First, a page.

In The Junket, playing March 14th-April 20th at The Lynn Redgrave Theater, writer and performer Mike Albo presents the thinly veiled autobiographical story of a fictional Mike Albo. Fired from the imaginary paper, The New York Tomes, for accepting a swag-filled all-expense-paid trip to Jamaica, Albo examines ethical conflicts, our consumer-centric culture and the challenges of being an artist.
SARFATY: Tell me a little bit about The Junket.
ALBO: It's a survival story. It examines whether, as a creative person in New York City, you should keep pursuing your dream -- or just hang it up.
SARFATY: The dilemma of artists for centuries.
ALBO: More specifically, it's a profile of a freelance writer in our compromised economy. He works for a paper called The New York Tomes. The writer makes fun of the idea that he's going to get in trouble for the show -- that the Tomes won't like it.
SARFATY: I suspect the Tomes may not.
ALBO: Well, I say to them that if writers work for you, but you're not going to fully support them -- provide benefits, health insurance, etc. -- then the writers should be free. Their time is their own.
SARFATY: And the paper doesn't agree?
ALBO: Look, I understand conflicts of interest and journalistic ethics. I made sure that I wasn't attending the junket as a writer for the Times.
SARFATY: So it was clear to the junket organizers that you were there on your own?
ALBO: I made no promises as to where anything I wrote about would be published. I did give them a list of my media outlets -- which did not include the Times. Unfortunately, my being on the trip got into an online gossip column, a big thing was made out of it -- and I got fired.
SARFATY: Do you think it was personal?
ALBO: I think it's part of New Media trying to take down Old Media -- the blogosphere versus established journalism. It was the year that The Rocky Mountain News closed and the first time The Boston Globe ever reported a loss. It seemed like the end of print media -- everyone was scared, so I got screwed. I was an easy target. The story was done to show the hypocrisy of the Times.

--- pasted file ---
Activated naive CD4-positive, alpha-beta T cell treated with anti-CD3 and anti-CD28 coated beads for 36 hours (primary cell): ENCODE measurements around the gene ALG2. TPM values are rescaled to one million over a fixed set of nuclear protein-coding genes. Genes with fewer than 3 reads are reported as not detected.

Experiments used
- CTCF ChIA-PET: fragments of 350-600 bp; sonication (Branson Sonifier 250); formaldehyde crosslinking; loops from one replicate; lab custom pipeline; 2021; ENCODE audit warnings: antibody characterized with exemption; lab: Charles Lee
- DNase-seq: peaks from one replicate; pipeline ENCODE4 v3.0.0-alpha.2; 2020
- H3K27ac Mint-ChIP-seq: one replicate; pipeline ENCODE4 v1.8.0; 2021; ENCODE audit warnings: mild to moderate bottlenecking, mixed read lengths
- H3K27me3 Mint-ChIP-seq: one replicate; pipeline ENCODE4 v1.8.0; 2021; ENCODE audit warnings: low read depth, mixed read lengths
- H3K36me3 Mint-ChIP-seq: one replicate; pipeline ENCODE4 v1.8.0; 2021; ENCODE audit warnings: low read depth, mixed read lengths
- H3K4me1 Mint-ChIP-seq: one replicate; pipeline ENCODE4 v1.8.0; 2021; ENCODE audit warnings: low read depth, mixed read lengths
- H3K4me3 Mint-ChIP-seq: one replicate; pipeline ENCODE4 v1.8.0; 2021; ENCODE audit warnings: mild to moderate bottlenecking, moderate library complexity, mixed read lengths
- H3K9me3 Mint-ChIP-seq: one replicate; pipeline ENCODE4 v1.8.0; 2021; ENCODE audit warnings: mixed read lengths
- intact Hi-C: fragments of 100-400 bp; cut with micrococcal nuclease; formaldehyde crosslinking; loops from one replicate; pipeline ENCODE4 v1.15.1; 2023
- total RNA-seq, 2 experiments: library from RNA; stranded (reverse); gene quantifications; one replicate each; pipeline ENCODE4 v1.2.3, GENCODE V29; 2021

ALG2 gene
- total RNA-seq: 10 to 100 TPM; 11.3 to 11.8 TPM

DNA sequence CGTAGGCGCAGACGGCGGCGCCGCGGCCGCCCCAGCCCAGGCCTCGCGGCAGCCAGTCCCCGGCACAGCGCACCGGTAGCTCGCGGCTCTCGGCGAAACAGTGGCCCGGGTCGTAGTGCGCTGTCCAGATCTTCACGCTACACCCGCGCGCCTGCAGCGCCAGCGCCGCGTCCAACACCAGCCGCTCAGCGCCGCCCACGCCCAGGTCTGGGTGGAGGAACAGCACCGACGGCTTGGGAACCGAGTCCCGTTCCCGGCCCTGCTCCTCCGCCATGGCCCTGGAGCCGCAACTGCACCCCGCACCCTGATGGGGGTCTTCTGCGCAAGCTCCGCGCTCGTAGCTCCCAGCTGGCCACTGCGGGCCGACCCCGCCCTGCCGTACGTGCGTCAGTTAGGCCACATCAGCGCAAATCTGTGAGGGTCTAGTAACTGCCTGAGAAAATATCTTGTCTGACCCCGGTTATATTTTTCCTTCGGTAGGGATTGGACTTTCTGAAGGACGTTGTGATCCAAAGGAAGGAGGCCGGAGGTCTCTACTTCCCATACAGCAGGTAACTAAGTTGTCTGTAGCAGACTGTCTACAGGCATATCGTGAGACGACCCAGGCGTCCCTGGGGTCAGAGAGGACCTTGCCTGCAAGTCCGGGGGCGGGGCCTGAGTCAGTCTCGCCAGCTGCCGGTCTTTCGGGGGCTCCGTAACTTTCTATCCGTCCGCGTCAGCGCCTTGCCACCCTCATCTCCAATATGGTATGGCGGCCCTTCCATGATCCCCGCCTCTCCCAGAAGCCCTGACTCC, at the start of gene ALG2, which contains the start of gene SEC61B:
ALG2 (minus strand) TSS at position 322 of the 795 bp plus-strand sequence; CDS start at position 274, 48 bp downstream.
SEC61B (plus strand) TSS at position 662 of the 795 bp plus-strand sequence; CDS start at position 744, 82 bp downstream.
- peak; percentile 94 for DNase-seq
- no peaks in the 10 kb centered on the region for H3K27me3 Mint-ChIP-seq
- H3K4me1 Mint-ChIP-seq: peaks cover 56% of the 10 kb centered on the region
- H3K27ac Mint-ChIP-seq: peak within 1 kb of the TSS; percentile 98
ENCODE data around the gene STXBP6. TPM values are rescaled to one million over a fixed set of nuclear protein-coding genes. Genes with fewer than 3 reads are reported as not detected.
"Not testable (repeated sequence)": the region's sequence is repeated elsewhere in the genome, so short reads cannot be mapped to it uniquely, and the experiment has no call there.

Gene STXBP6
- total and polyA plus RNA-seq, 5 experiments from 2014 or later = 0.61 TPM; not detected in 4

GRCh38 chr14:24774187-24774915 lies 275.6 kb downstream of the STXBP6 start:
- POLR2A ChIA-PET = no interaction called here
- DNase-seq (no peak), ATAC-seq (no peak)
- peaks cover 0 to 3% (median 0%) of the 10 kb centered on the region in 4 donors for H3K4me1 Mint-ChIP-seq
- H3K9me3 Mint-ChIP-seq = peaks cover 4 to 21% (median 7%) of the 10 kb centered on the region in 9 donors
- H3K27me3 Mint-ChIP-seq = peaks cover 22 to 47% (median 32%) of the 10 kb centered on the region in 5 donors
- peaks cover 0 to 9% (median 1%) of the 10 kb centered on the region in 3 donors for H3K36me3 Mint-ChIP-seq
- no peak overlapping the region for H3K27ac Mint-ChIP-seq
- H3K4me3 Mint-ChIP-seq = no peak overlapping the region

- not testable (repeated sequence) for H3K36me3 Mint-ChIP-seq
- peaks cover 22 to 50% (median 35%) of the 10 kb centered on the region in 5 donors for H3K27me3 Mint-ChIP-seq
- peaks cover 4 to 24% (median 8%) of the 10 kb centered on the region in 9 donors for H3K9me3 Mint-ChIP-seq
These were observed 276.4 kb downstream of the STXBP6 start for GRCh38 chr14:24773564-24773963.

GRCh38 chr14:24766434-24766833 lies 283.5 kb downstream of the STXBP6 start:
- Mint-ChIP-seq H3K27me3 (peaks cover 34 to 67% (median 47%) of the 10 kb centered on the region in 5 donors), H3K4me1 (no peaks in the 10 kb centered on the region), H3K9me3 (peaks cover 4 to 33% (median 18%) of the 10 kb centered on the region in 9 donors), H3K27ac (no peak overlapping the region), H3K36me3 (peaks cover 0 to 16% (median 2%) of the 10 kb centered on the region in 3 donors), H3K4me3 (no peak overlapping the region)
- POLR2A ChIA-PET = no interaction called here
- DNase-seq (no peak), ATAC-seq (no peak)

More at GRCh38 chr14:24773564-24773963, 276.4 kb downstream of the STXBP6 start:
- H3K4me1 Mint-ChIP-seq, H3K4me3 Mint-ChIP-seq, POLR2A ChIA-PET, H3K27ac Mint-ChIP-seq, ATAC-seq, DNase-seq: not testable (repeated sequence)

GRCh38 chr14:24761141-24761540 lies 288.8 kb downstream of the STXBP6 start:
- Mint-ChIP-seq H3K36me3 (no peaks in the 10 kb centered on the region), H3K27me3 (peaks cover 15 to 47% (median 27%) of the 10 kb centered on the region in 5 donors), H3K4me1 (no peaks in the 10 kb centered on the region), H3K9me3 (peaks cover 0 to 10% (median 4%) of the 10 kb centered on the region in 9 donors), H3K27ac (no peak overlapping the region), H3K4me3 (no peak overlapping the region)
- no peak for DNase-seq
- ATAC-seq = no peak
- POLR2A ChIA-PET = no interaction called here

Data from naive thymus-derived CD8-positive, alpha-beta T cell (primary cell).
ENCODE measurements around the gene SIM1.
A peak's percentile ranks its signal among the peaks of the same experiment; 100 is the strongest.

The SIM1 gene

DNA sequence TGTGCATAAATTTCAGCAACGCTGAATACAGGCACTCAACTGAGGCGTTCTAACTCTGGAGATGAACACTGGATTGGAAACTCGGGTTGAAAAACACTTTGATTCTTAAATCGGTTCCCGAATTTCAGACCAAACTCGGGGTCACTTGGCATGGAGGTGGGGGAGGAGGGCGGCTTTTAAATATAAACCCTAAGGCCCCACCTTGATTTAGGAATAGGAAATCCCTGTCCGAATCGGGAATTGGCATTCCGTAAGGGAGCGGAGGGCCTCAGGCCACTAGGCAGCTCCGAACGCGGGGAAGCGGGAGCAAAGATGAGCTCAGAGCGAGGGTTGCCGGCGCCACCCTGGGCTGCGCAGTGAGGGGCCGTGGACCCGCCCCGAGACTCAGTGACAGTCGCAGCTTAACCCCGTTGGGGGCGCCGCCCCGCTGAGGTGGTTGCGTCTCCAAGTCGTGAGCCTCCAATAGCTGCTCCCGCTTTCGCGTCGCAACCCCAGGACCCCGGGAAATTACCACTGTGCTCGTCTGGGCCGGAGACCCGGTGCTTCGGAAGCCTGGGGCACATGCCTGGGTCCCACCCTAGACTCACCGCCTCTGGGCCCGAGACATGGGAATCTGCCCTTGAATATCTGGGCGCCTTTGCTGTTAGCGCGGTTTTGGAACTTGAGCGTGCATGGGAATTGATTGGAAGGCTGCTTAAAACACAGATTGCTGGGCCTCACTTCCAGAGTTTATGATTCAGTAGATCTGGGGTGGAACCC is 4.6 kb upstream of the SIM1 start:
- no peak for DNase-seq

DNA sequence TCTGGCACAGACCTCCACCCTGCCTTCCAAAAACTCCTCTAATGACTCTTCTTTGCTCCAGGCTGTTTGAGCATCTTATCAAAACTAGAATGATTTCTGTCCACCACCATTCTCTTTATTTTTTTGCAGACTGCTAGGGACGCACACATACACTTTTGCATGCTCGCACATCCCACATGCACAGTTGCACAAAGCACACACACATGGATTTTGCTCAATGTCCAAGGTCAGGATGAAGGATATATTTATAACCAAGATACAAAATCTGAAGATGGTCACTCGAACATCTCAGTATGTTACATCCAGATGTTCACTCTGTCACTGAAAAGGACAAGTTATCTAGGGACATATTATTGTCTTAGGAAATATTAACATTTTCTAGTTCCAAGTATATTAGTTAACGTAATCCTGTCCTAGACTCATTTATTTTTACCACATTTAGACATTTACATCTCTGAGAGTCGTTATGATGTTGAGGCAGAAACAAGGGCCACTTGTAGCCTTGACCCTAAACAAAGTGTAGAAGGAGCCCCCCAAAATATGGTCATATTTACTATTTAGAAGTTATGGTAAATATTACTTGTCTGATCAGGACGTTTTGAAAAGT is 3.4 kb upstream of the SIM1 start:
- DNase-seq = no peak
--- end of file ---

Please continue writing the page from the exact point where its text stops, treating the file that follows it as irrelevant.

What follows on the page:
SARFATY: Since you purposely didn't include the Times on your list, I'm guessing you thought it might be an issue. Why not just skip the trip?
ALBO: I was curious about these brand-soaked orgy fests. I wanted to know if they're really effective in getting product into people's hands. In the show I say, "We're living inside a big plastic pig of consumerism." I started seeing banners for products everyplace. It's our "reality" -- but it's not reality. Corporations are everywhere. They're like our Chairman Mao -- and I'm fascinated by the ways we're being controlled and guided.
SARFATY: Chairman Mao? Is it that bad?
ALBO: We're not going to get shot in the head, but it's controlling us and I'm trying to articulate that. I think that what happened to me shows part of the problem. I wasn't fitting into the system, playing the game right. You have to be very careful to play the game right.
SARFATY: So, in The Junket, you're trying to show the problems navigating the system?
ALBO: Yes, but it's also personal. The thing for me is, "How much longer can I pull this off?" That's a question that speaks to all of us who are struggling to live in a city that's expensive and excessive. I have to take work where I can get it. I have $319 in my bank account.
SARFATY: It's a hard city, no doubt.
ALBO: It was a hard year in general for me. I got fired -- which happened on top of a breakup. I had a snazzy boyfriend and I thought I might be slipping into that luxury lifestyle that hovers around us -- you know, people who can nonchalantly spend $65 for a SoulCycle class or buy an $11 cold-pressed juice. It made me really realize that I'm not elegant enough. I'm an artist. I don't have the right makeup for that life. It's not my reality. I'm kind of confused by how money works.
SARFATY: New York's definitely a money place.
ALBO: Yes, and it's filled with people -- I call them underminers, like the best friend who makes you feel suicidal about yourself -- people who are effortlessly successful. I was writing in 2010, the height of the age of excess. It was always about, "Who is affording this and that?" Then things crashed, and all of those people were all like, "We have to live within our means!" And I kept thinking, "No, motherfucker. You have to live within MY means! I've been living this way all along."
The Lynn Redgrave Theater is located at 45 Bleecker Street (at Lafayette), New York City. General tickets are available for $35, and premium tickets for $55. Student tickets can be purchased for $25, and rush tickets are available for $20 on a first come first serve basis.